We know others but you may not know them, Alli – Harvey would, he lived through that era.
Harvey laughed in our heads: I may have, Gill, but that doesn’t mean I’d know them. Before I lived with Jenny, I didn’t have such a great life. You’d have to sing a few to us, out in the hall, and then we’ll play for you. It’ll be something different for us and everyone will love it.
She was really excited and waved Bren over from their partners, Jack and Derek, who now waited for them to sing. Lucas and Andy had heard us and we left the revellers to hear them run through the songs. A couple of them Harvey had heard before, but he didn’t know them all the way through. After they’d finished we all knew them, only needing to hear it once – a useful quirk we had. Gill said she wanted to sing something a cappella. I had to ask what that meant, not knowing anything about musical terms. She explained, “I’ll sing without music, Alli – plenty of practice on that bloody road.” She couldn’t help giggling at Bren.
We looked forward to that. She had a beautiful voice and she’d only sung here once before, with Bren. They’d sung together a lot, waiting for punters they could feed off, in the red-light district, across town. Three quarters of the female hybrids in the country had to feed like that. Harvey always said it was just-desserts, as they deserved to be fed off, if they continued to use women like pieces of meat, and I agree with him. Although, that was the way I used to feed, before he helped me to stop.
Once we were settled in our places to play, and Chris had brought his double-bass from the back of the stage, Harvey began playing the intro with Lucas, for the first one they’d chosen to sing. Boogie Woogie Bugle Boy.
Harvey nodded for me to join them. Chris just jumped in and out, all the way through the song, but he took centre stage for an instrumental in the middle. He knew his music and now he’d been turned, he made that double-bass purr. Our party of dancers stopped when they heard the change in music. The members of the team who’d never been here before, showed total surprise on their faces. One, we were the band, and two, how well we played and they’d lined up along the stage, four or five deep. As soon as we’d finished, the noise almost deafened us with cheering and whistles. Most of it was from our lot, at the back.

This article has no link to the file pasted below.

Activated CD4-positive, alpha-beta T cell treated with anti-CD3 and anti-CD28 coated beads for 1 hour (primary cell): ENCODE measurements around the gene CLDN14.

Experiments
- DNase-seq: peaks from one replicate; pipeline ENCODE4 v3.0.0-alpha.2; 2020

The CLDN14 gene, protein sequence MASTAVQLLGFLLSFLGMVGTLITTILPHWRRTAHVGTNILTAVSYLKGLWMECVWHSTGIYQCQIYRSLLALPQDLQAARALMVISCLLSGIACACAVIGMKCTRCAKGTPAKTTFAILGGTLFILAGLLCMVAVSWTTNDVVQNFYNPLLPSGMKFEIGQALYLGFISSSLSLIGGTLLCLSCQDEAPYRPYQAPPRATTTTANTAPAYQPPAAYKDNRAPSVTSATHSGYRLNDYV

Next, the girls sang: Don’t sit under the apple tree. Bren and Gill were really animated and funny singing that. They must have looked hilarious on that bloody street. Anyone could see they’d practiced it to perfection, with all the hand gestures and different stances they took. We loved it and there was uproar when it ended. They took a bow, laughing their heads off to everyone clapping, in the front few rows, as if they were big stars at a concert.
They went on to sing: I Can Dream, Can’t I, and then followed it with Ferryboat Serenade. After the applause had died down, Gill went to the bar for a glass of water. She drank some and came back to stand centre stage. Bren stood beside me, Harvey and the lads. Gill closed her eyes to compose herself and began to sing Summertime. From the first note, there was stunned silence in the room. The emotion in her voice, charging the air, brought a lump to my throat. Harvey wrapped his arms around me from behind. He’d felt the passion in me change, cuddling me tighter with his head resting on mine, captivated by Gill, like us all.
It was over too soon. The whole place erupted when that last note drifted away from her, to the back of the room. Gill looked a bit embarrassed, mouthed ‘thank you’ to the front row and hurried over to us.
Ron, our immediate boss at work, and our commissioner, came over to us when the applause had died down a bit. He smiled at Gill and said to her, “You have a beautiful voice, Gill. That was my late wife’s favourite song and it brought back some treasured memories. Thank you.”
Gill lost all her embarrassment when she answered him, “That means a lot Ron and I’ll sing it for you whenever you’d like to hear it.” He smiled at her and nodded.